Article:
Finland's First Female President Elected to Second Term
Finland President Tarja Halonen, a political leftist, won reelection over the conservative Sauli Niinisto by a small margin in a runoff vote held Sunday. Halonen will serve another 6 years, where her primary role will continue to be shaping the Baltic countryís foreign policy. It is expected that Halonen will continue her policy of non-alignment and neutrality, reports the Financial Times.
The runoff became necessary when Halonen earned only 46 percent of the first round vote, while Niinisto won 24 percent, according to the Associated Press. Halonenís victory in the second round was by such a slim margin that she would not accept her win with 80 percent of the vote counted and her opponentís concession, reports Reuters. According to the AP, Halonen won 51.8 percent of the runoff vote and Niinisto earned 48.2 percent, with 77 percent of the countryís eligible voters voting.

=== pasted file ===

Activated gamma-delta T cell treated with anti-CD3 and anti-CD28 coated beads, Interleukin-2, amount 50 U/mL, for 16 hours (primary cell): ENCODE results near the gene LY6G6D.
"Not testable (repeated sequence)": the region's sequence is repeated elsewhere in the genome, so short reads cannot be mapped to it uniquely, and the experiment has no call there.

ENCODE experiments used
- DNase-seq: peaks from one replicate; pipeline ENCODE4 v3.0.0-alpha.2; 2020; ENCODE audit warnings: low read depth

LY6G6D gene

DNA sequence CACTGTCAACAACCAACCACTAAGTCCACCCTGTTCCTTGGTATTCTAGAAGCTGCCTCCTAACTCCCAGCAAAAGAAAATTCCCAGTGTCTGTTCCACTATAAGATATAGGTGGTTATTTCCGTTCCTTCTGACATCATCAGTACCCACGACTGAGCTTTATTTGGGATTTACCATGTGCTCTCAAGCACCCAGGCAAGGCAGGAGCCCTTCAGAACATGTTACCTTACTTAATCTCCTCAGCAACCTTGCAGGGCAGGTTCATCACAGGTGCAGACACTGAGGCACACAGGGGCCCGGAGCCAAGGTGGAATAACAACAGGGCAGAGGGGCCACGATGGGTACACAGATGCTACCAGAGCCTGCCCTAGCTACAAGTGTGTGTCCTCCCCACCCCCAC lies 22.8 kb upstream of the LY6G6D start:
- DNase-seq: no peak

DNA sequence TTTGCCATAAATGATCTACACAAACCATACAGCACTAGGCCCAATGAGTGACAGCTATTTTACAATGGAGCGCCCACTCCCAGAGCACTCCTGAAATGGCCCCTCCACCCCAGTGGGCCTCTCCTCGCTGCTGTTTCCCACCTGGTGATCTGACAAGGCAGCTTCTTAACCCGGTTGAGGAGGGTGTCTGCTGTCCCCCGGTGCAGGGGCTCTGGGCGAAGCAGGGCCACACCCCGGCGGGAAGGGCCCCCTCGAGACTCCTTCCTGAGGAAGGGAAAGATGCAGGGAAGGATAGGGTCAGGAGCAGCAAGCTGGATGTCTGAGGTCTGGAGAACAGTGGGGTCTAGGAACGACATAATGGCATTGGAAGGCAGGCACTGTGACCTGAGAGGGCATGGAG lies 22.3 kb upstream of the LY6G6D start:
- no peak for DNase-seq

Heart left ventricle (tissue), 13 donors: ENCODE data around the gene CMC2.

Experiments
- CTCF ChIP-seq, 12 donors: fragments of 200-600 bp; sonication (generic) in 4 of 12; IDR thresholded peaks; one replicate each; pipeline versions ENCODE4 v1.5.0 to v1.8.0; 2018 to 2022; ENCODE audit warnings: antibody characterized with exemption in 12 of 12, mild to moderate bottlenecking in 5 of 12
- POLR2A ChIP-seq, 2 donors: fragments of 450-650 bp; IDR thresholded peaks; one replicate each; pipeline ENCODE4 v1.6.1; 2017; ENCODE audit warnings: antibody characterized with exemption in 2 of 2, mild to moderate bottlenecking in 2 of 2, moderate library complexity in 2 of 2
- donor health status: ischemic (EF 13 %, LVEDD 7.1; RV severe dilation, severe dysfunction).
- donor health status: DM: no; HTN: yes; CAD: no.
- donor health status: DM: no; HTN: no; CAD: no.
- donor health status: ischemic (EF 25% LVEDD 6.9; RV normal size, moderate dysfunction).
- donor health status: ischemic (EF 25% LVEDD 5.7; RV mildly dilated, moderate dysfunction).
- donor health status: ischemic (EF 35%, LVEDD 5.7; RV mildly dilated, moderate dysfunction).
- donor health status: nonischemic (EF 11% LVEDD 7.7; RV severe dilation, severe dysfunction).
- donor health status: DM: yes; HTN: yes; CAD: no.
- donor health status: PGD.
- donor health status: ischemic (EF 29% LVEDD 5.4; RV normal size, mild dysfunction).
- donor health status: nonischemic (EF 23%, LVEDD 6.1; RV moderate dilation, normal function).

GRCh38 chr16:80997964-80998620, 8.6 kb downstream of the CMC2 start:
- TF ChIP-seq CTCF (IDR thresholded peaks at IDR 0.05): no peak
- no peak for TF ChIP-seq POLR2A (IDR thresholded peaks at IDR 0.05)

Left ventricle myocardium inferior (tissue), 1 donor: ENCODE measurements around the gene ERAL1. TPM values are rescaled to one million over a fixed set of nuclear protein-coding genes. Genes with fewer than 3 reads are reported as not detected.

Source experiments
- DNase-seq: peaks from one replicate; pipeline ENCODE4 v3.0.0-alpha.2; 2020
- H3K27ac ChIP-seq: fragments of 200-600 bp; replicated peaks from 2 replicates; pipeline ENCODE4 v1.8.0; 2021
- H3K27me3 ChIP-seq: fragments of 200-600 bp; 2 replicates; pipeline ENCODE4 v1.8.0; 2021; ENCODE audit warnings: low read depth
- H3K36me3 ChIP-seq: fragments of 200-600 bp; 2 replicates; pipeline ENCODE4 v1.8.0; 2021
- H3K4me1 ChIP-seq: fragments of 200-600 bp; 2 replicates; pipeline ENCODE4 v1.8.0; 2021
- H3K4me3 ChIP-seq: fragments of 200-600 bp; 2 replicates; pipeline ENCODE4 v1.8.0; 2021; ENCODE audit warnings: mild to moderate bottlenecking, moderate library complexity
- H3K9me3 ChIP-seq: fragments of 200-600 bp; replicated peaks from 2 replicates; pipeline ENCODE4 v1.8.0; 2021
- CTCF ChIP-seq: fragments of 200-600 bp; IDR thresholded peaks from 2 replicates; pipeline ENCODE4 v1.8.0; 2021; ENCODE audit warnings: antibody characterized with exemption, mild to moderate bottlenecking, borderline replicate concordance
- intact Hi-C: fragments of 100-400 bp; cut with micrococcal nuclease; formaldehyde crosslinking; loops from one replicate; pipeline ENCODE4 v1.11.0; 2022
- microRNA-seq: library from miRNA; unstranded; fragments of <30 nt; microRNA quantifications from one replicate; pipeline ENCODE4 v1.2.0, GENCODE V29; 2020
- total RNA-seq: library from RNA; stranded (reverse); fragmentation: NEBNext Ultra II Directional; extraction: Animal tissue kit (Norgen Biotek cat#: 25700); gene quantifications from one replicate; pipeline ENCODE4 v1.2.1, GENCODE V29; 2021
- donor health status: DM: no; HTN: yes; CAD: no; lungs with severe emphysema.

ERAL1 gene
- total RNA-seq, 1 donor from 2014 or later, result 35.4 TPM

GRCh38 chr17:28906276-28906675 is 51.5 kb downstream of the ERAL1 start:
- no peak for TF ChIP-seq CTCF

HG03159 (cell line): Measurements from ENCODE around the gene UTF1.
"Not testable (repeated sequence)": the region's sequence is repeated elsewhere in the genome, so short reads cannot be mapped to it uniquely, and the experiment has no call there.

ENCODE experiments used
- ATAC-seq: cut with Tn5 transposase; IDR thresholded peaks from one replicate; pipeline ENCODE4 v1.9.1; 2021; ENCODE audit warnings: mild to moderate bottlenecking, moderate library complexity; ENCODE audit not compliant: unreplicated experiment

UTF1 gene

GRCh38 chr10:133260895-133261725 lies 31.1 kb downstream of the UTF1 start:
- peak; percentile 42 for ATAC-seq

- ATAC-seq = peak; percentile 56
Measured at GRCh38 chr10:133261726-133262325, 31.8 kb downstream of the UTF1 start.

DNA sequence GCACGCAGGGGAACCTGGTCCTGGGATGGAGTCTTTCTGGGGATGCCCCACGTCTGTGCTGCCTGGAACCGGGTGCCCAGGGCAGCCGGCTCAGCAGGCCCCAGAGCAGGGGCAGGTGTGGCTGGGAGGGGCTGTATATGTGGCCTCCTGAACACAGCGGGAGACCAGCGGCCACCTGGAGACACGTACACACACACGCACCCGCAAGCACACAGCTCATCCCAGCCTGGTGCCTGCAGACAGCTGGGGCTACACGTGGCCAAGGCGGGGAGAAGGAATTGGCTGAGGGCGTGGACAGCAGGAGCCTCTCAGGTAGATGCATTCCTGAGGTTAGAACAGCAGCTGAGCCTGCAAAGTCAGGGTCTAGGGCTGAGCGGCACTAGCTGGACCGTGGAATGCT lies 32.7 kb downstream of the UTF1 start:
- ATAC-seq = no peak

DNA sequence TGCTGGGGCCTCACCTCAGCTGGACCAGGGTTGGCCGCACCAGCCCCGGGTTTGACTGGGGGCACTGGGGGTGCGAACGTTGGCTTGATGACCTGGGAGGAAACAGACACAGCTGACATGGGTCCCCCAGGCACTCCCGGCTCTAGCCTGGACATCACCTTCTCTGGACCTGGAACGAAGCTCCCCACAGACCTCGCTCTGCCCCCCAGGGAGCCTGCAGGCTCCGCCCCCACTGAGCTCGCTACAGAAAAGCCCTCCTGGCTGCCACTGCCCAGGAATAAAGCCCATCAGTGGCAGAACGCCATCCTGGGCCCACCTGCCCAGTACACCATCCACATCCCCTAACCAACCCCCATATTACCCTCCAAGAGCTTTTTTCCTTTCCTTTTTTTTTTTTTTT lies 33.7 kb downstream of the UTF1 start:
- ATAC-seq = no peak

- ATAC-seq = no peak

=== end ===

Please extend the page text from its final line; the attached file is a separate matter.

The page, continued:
According to the AP, it is the prime ministerís role, and not the presidentís, to attend to all aspects of national politics. However, the presidential runoff carries greater weight than it might ordinarily, as does the victory of Halonenís Social Democratic Party, because Finland is slated to assume the presidency of the European Union in July, as Professor Tuomo Martikainen of Helsinki University told the Financial Times. The AP reports that, even though presidents must forgo their party ties once elected, every Finnish president from 1982 to the present has come out of the Social Democratic Party.
Media Resources: AP 1/29/06; Financial Times 1/30/06; Reuters 1/29/06
10/17/2014 Student Activists Across the Country Are Fighting Extreme Anti-Abortion Ballot Measures - In Tennessee, North Dakota, and Colorado - three states deciding ballot measures aimed at restricting birth control access and outlawing abortion in the upcoming election - student activists are mobilizing to get out the vote.
Members of student-ledFeminist Majority Leadership Alliancegroup Vanderbilt Feminists at Vanderbilt University have been working tirelessly to get out the word about Tennessee's Amendment 1, which would take the right of privacy for reproductive rights out of the state constitution and give local legislators the power to restrict access to abortion, even in the case of rape, incest, or to save the life of the woman, and outlaw many forms of birth control, such as the IUD or the pill. . . .